Graffiti meets high art in the first biographical assessment of a renowned yet anonymous figure.
Americans who didn’t follow street-art culture had probably never heard of Banksy until his 2009 documentary, Exit Through the Gift Shop, earned an Academy Award nomination. In Britain, however, Banksy-spotting (discovering that the artist had stenciled a cheeky design on the side of a building or bridge) became a national pastime and earned the mysterious spray painter a cult following. The tricky part started when this once-underground phenomenon moved into art galleries and began commanding staggering prices at auction. Banksy then established his own agency, Pest Control, to authenticate his works, field press inquiries and maintain his anonymity, but misunderstandings and scams abounded regardless. Former Sunday Times chief reporter Ellsworth-Jones (We Will Not Fight…The Untold Story of World War I’s Conscientious Objectors, 2008) presents a patchwork treatment of a subject who simultaneously comes across as both a likable guy with a knack for striking imagery and a control freak who delights in thwarting the aims of anyone who tries to breach his inner sanctum. Since Pest Control refused to grant the author access to Banksy, the author relies on interviews with gallery owners who sell his work for millions, graffiti artists who dismiss their rival as a sellout and devotees who have stood for hours in line to obtain limited-edition prints. Most interestingly, he spoke to a couple who live inside a trailer that Banksy painted for them: When Pest Control declined to authenticate the mural, the pair fought back and negotiated an unprecedented deal to legitimately remove and sell it, thus subverting Banksy’s ironclad control.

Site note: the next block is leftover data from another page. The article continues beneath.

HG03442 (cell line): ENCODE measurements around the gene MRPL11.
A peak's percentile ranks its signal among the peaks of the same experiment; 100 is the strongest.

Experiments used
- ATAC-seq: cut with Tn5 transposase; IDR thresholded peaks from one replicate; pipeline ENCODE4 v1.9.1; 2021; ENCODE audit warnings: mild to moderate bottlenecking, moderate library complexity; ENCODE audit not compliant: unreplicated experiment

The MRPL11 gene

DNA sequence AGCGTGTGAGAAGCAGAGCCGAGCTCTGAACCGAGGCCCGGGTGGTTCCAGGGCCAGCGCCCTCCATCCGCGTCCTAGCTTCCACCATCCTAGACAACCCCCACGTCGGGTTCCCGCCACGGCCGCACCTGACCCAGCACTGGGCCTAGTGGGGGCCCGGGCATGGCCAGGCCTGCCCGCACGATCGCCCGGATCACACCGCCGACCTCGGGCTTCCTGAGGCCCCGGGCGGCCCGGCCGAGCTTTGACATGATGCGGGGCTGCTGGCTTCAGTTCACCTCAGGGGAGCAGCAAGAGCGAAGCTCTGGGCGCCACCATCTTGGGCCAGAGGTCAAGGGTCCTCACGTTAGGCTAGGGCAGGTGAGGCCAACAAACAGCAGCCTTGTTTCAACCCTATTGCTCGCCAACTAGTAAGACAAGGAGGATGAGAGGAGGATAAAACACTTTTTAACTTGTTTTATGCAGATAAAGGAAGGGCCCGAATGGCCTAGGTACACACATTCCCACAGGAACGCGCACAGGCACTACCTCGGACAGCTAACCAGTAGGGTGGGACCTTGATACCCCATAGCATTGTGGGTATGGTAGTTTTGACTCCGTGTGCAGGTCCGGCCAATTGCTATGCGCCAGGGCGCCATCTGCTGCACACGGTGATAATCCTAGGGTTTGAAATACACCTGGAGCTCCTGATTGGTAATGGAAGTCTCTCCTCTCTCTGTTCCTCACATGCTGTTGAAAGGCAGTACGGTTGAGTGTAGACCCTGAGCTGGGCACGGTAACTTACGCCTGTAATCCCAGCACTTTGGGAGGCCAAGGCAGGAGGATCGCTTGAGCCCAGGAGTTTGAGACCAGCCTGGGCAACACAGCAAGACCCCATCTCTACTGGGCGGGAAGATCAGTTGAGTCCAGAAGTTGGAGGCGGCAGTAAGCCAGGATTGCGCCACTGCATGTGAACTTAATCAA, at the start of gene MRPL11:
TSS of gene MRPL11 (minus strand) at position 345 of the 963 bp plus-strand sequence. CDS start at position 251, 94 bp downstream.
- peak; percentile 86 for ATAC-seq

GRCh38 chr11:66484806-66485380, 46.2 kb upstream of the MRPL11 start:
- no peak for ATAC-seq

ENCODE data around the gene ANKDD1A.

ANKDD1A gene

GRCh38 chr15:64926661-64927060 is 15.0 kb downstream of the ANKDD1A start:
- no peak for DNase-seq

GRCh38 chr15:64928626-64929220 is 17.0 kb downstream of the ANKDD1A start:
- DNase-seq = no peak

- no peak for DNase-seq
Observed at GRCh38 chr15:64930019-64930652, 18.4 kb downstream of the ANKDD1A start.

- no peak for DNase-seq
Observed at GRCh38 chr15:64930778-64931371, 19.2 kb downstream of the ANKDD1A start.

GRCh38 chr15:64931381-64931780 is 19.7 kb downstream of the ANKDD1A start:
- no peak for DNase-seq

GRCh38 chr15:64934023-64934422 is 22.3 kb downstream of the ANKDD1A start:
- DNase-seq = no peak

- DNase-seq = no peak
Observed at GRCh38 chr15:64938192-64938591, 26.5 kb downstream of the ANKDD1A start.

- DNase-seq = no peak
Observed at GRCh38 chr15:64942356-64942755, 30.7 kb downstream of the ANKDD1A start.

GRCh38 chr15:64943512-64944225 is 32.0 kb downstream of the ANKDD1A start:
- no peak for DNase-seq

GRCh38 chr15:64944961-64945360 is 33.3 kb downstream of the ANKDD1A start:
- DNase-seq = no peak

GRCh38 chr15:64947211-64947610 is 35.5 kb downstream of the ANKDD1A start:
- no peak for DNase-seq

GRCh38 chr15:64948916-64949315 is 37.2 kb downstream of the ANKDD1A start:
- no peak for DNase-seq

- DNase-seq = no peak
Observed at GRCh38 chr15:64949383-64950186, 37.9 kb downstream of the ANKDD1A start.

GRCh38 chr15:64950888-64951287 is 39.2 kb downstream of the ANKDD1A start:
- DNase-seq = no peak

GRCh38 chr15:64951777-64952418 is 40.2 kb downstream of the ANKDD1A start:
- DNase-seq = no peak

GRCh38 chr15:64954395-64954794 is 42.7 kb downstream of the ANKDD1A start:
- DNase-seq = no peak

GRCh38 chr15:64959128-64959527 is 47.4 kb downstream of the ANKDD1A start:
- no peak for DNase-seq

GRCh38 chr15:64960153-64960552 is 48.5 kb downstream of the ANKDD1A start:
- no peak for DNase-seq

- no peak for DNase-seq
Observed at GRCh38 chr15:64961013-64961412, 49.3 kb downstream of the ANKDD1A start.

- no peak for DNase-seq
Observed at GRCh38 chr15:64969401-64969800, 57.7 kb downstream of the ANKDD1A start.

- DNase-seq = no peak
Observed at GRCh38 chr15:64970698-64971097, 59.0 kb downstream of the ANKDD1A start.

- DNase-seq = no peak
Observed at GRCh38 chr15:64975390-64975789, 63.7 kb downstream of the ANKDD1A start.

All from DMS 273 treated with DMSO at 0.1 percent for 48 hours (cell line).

Entertaining yet inconclusive: the real story of the “Man Behind the Wall” will probably have to wait until the hype dies down.